Essay series, part VII: What is distinctive about the way that Orthodox Theologians conceive of their task with reference to the work of Elisabeth Behr-Sigel.
“Elisabeth Behr-Sigel’s work “has constantly involved constructive dialogue with Western theological trends… and has also been at the forefront of renewed thinking in the past twenty years on questions of gender.”1 She thought that grappling with the role of women in the church was key to the success or failure of the ecumenical movement and that Orthodoxy had an important role to play in reinterpreting the Tradition and exposing falsified dogma.
“The customs I mentioned earlier are, as Metropolitan Anthony Bloom so forcefully said, “an insult to women.” They are customs that do not spring from the teachings of Christ but are leftover from the Old Testament, archaic beliefs. When confronted with these beliefs and practices, I have always been pulled in two directions: I have always been pulled in two directions: one is a longing to fight them in the name of the authentic Tradition which, as Vladimir Lossky said, is the ‘critical spirit of the Church.’ The other is just to give up, pretend to accept them in order not ‘to scandalise the weak ones.’ In doing this, however, I run the risk of scandalising other ‘weak ones’ who may draw back and run away from the Church as fast as they can.”2
In a text on the full value of womanhood, Behr-Sigel models the distinct Orthodox theological method by first locating the relevant Scripture – Genesis, chapter one – then reviewing the Church Fathers to examine how these texts might be understood. Has little ‘t’ tradition been mistaken? She asserts that though they concluded men and women are equal, they also concluded that women and men should hold different positions in the church. “How can this apparent inconsequence be explained?” Behr-Sigel asks.3 “The time seems to have come to undertake a serious theological examination and clarification of all these complex factors [that influenced the Church Father’s practice of a male clergy], and to do it in the spirit of the Fathers: e.g. not the spirit of a sclerosed conservatism, but the spirit of creative faithfulness, e.g. the dynamic authenticity of Tradition.”4
She goes on to make a careful distinction between what the Church Fathers said about Scripture, and what the Church Fathers said about their own context. The former Behr-Sigel takes as authoritative, the latter she takes with greater latitude: for it is not the Church Fathers on their own in which the Tradition resides, but the Church Father’s interpretation and application of Scripture in Sobornost. Behr-Sigel receives the biblical principles first observed by the early Church Fathers, that Scripture instructs us to believe men and women are equal in essence, in their humanity, and in their capacity for God. Then she asks: How does that now play out in our culture, as opposed to theirs? This opens up a new way of faithfulness to the Tradition.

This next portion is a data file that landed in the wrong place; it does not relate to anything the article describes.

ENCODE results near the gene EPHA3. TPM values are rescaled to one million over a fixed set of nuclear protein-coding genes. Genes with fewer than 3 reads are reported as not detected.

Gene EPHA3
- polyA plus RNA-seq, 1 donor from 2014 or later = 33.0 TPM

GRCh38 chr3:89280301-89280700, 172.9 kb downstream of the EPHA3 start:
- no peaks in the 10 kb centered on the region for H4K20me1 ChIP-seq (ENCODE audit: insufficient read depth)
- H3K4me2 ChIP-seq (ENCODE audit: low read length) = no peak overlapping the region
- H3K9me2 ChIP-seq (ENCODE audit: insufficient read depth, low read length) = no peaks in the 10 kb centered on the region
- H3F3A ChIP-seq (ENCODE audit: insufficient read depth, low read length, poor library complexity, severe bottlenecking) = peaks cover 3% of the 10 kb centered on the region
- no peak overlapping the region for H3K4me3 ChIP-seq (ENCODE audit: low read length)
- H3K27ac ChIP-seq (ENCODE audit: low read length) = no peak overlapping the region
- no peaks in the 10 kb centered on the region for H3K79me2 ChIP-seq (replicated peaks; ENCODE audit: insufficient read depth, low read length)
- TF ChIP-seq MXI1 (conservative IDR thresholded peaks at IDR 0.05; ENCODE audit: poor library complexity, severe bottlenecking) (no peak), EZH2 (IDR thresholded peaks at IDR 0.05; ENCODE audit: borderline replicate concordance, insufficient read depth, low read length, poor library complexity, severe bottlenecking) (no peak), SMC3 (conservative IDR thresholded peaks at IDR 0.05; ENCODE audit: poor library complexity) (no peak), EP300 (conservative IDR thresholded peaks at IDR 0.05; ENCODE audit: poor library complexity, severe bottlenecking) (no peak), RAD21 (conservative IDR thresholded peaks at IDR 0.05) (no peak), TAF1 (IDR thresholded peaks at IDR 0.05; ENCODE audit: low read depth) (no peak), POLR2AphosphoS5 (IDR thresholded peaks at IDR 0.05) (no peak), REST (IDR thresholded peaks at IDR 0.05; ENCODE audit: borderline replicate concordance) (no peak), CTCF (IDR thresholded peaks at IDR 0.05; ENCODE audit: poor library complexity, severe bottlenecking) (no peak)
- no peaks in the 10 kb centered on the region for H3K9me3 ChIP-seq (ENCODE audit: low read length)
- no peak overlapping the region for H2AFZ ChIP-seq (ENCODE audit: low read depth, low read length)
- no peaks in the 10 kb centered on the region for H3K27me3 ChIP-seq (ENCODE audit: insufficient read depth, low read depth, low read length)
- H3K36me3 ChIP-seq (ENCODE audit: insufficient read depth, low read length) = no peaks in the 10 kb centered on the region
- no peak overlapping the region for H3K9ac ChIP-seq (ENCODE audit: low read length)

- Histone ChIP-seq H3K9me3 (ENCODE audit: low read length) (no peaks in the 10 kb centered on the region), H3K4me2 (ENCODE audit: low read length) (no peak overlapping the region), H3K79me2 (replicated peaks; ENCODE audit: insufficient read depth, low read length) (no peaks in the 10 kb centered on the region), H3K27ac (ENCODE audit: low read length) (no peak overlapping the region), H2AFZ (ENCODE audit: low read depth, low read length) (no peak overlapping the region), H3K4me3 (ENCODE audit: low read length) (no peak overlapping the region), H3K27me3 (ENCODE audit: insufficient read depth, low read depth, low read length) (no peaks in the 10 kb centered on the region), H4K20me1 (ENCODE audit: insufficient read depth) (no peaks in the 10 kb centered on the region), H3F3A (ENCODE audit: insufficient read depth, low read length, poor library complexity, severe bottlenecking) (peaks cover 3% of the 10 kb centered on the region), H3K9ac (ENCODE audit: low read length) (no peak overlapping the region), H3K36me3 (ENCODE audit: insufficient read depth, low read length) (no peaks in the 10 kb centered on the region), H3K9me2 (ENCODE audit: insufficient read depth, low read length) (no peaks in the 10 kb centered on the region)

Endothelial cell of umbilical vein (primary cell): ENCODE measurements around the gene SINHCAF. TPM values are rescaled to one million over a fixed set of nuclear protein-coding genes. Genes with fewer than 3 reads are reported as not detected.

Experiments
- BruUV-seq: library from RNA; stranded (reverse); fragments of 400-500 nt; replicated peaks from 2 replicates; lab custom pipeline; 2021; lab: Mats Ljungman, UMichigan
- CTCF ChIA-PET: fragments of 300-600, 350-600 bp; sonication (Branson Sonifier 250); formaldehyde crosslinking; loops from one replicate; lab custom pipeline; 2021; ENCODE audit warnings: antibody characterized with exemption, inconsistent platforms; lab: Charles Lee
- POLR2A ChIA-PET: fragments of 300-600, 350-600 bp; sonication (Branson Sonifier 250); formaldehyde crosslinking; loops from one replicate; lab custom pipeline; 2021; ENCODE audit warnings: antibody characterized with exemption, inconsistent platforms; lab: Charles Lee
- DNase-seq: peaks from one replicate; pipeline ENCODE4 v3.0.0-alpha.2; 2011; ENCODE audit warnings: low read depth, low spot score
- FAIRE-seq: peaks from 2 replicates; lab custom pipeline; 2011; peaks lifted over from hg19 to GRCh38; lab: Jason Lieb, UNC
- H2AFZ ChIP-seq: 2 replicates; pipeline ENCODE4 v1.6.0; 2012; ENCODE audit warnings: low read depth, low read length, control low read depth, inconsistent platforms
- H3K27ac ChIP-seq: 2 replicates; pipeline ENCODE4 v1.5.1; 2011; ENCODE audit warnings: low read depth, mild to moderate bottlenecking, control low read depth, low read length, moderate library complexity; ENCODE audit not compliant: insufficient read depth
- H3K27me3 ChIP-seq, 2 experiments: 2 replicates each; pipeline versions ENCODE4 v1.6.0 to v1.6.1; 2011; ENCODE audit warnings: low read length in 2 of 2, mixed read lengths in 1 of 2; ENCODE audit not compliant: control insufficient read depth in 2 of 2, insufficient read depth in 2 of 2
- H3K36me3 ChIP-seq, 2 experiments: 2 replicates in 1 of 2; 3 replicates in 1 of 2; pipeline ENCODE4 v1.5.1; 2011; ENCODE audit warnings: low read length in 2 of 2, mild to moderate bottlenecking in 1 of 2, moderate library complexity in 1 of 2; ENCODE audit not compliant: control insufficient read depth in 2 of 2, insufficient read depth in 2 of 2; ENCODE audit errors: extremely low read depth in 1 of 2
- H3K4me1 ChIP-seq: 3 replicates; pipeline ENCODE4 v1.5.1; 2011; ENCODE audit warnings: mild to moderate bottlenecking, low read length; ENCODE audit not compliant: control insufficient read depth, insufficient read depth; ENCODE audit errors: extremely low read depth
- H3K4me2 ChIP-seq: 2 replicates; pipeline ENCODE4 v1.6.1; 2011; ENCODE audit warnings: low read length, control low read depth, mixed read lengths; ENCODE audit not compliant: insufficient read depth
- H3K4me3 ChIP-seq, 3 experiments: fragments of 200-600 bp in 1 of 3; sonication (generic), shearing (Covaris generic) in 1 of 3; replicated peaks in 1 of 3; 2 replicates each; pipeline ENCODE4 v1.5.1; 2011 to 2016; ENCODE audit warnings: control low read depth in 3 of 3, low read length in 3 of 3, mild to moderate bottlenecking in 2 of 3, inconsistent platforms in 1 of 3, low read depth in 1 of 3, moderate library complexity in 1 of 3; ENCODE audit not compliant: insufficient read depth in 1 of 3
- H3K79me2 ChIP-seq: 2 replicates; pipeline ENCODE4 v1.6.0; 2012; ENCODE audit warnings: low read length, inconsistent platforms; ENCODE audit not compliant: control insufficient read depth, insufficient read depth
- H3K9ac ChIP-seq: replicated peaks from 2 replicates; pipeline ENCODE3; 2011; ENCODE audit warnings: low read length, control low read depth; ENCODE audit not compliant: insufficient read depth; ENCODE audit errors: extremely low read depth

Behr-Sigel fostered great hope that twentieth century Orthodox theology might provide a meeting place of East and West in a post-Enlightenment moment. She recalls that when first converted she and her friends “all hoped that Orthodoxy would open up and somehow become the matrix of a unified Christianity, faithful to tradition and at the same time open to the modern world.”5 For herself, she perceived that “I hesitated before making my decision. Finally, I decided I wasn’t giving up any of the positive aspects of Protestantism that I prized – like the respect for one’s freedom of conscience – but would gain roots in an extremely rich tradition, that of una sancta catholica apostolica, one holy catholic church.”6
The work of Elisabeth Behr-Sigel demonstrates the unique contribution that Orthodox theology has to offer in the twentieth and twenty-first century theological debates. In a century where old borderlines eroded with the cultural and intellectual end of the Modern era, Orthodoxy has become a constructive critical voice for a Western hermeneutic. This influence is summarised by the unique understanding of Tradition as the voice of the Holy Spirit in the Church. But underlying this beautiful simplicity lies a distinct intellectual heritage – non-dualistic, Trinitarian, spiritual and discerned through the practice of prayer and worship.
1 Williams (2005) p.584
2 Behr-Sigel (1991) p.9
3 Behr-Sigel (1982) p.374
4 Behr-Sigel (1982) p.374-5
5 Behr-Sigel (1990) p.14
6 Behr-Sigel (1990) p.15
(if you want further reference details follow the links through the ‘writing’ page)